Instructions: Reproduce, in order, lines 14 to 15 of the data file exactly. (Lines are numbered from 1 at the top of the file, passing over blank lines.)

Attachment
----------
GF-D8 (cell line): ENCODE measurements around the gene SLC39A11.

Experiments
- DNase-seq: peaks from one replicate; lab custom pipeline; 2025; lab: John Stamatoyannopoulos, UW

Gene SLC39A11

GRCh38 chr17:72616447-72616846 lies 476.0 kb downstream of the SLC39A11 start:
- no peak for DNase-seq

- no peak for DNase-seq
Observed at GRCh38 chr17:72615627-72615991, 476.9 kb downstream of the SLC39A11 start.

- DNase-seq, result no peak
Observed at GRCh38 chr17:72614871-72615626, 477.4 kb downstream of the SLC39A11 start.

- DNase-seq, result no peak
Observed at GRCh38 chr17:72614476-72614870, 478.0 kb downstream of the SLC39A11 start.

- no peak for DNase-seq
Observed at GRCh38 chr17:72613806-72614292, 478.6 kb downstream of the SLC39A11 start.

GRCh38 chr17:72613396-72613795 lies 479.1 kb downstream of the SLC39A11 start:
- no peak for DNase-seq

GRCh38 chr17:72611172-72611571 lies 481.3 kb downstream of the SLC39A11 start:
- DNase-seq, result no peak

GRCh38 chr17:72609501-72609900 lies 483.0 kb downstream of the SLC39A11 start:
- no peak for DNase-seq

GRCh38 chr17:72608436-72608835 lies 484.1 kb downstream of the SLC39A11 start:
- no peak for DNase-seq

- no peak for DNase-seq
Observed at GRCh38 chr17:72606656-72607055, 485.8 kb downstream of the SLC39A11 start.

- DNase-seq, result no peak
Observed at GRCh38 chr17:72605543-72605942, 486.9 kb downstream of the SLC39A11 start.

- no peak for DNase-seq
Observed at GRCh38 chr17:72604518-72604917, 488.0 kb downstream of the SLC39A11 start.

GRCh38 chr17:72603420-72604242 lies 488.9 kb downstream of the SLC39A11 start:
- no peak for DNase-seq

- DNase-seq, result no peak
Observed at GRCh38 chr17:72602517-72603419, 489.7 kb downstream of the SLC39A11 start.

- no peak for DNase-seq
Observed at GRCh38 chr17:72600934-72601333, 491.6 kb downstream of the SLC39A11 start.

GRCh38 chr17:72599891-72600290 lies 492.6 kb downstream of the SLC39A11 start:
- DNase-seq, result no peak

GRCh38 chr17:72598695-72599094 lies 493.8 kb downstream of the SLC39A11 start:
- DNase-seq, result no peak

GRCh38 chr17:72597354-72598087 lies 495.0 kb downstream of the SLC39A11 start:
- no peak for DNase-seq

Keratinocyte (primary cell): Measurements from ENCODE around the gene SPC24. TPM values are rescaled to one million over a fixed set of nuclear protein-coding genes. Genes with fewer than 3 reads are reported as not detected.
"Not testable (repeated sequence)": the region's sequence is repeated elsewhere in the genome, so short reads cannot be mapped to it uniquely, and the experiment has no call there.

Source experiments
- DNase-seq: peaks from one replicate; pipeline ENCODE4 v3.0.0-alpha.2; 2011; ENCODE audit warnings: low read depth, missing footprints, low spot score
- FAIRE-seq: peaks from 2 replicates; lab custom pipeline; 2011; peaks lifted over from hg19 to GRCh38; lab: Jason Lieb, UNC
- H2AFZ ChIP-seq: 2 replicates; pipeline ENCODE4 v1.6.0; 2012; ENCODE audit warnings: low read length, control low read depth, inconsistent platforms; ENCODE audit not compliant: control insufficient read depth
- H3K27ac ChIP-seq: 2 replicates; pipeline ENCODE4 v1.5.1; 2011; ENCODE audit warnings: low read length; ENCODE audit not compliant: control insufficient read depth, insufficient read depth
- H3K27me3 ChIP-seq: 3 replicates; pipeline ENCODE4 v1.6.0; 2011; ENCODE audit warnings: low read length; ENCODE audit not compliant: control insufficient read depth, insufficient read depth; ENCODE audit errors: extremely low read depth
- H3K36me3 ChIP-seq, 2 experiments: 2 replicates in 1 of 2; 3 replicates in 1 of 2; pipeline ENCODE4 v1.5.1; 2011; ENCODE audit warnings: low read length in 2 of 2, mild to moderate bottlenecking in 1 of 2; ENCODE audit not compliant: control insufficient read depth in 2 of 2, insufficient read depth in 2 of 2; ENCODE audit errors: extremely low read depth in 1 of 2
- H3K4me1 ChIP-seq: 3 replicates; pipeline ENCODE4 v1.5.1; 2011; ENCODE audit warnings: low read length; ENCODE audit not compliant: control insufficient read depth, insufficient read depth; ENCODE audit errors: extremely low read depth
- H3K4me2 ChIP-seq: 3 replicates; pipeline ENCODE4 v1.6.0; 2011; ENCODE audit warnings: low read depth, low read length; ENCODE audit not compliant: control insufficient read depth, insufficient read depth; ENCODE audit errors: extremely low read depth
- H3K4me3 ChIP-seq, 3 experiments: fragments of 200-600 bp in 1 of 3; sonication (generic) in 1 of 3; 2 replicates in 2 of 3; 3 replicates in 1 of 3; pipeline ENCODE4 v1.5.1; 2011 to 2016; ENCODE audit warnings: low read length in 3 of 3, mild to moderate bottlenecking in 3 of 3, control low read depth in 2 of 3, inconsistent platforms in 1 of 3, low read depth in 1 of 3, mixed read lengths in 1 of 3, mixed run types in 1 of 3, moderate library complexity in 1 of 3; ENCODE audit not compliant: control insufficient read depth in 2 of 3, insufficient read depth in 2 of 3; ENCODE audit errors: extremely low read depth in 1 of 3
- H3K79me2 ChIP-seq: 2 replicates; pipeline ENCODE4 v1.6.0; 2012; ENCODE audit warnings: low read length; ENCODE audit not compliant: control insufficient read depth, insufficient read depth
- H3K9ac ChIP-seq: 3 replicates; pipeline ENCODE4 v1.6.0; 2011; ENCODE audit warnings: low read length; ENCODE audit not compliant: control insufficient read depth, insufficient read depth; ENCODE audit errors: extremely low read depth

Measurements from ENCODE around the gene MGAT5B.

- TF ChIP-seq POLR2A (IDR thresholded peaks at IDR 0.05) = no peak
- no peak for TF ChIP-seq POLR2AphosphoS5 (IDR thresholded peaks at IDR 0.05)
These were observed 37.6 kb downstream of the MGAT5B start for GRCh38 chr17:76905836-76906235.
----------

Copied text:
Observed at GRCh38 chr17:72613806-72614292, 478.6 kb downstream of the SLC39A11 start.

GRCh38 chr17:72613396-72613795 lies 479.1 kb downstream of the SLC39A11 start: